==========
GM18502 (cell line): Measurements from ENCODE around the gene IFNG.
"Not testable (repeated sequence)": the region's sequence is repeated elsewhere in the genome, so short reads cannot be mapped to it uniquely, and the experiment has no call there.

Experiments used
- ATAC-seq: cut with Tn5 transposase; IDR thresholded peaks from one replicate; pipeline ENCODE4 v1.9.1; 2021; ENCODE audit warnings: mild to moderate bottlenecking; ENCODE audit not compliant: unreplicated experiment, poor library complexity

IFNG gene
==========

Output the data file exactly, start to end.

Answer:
GM18502 (cell line): Measurements from ENCODE around the gene IFNG.
"Not testable (repeated sequence)": the region's sequence is repeated elsewhere in the genome, so short reads cannot be mapped to it uniquely, and the experiment has no call there.

Experiments used
- ATAC-seq: cut with Tn5 transposase; IDR thresholded peaks from one replicate; pipeline ENCODE4 v1.9.1; 2021; ENCODE audit warnings: mild to moderate bottlenecking; ENCODE audit not compliant: unreplicated experiment, poor library complexity

IFNG gene